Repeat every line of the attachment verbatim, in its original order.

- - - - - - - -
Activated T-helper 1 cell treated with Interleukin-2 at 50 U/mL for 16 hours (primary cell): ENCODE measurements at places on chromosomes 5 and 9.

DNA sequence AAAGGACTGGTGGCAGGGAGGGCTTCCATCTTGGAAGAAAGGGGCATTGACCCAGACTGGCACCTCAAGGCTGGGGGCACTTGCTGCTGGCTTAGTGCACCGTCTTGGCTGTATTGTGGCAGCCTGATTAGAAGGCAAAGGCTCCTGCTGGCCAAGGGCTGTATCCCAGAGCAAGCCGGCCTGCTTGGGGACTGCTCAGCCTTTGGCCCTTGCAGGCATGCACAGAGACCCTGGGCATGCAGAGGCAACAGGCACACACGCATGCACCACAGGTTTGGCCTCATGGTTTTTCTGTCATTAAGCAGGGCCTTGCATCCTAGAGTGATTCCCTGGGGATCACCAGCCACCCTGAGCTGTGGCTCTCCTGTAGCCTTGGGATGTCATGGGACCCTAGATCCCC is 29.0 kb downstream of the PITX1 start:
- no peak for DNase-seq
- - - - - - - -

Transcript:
Activated T-helper 1 cell treated with Interleukin-2 at 50 U/mL for 16 hours (primary cell): ENCODE measurements at places on chromosomes 5 and 9.

DNA sequence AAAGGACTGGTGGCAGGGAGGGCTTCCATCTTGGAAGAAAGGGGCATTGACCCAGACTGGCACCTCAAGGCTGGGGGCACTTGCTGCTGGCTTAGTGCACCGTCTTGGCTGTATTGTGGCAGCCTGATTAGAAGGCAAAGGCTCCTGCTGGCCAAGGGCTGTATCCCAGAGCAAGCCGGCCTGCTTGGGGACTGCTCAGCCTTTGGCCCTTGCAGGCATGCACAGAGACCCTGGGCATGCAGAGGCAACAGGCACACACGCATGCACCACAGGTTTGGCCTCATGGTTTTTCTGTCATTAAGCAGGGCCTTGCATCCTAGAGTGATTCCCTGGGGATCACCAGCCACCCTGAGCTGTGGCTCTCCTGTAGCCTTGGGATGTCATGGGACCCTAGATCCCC is 29.0 kb downstream of the PITX1 start:
- no peak for DNase-seq